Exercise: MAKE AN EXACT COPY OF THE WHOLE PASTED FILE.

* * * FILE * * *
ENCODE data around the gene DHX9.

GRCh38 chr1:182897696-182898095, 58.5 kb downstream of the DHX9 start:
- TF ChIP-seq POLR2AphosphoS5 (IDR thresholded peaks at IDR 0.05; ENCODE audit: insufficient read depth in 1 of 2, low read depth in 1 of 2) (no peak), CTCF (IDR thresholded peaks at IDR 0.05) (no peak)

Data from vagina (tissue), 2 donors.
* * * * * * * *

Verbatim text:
ENCODE data around the gene DHX9.

GRCh38 chr1:182897696-182898095, 58.5 kb downstream of the DHX9 start:
- TF ChIP-seq POLR2AphosphoS5 (IDR thresholded peaks at IDR 0.05; ENCODE audit: insufficient read depth in 1 of 2, low read depth in 1 of 2) (no peak), CTCF (IDR thresholded peaks at IDR 0.05) (no peak)

Data from vagina (tissue), 2 donors.